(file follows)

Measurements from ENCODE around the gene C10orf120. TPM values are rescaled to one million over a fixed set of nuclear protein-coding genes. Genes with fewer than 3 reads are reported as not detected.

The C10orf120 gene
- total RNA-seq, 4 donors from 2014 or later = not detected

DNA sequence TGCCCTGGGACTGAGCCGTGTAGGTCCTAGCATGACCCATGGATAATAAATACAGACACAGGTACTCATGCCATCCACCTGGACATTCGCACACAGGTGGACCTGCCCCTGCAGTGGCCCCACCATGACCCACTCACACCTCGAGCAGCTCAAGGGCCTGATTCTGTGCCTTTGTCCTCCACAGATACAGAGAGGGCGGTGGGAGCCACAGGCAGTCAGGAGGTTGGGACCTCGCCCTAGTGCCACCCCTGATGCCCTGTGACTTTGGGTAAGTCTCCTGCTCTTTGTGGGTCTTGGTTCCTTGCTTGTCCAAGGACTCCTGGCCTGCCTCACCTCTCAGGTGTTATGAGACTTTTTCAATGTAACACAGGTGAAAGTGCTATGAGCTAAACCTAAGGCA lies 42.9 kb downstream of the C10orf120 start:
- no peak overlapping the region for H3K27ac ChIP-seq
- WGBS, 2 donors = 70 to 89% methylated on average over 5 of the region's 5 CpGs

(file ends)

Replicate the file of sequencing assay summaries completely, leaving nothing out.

Measurements from ENCODE around the gene C10orf120. TPM values are rescaled to one million over a fixed set of nuclear protein-coding genes. Genes with fewer than 3 reads are reported as not detected.

The C10orf120 gene
- total RNA-seq, 4 donors from 2014 or later = not detected

DNA sequence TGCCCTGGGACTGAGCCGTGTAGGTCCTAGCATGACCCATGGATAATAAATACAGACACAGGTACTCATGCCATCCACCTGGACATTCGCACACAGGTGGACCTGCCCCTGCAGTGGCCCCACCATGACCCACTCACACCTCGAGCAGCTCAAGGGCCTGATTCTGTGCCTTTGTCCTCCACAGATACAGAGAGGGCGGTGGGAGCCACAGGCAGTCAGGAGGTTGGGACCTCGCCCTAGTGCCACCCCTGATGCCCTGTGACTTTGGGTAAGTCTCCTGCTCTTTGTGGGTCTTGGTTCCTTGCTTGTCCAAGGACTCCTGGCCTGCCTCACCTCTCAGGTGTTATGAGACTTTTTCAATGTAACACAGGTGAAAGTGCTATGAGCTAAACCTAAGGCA lies 42.9 kb downstream of the C10orf120 start:
- no peak overlapping the region for H3K27ac ChIP-seq
- WGBS, 2 donors = 70 to 89% methylated on average over 5 of the region's 5 CpGs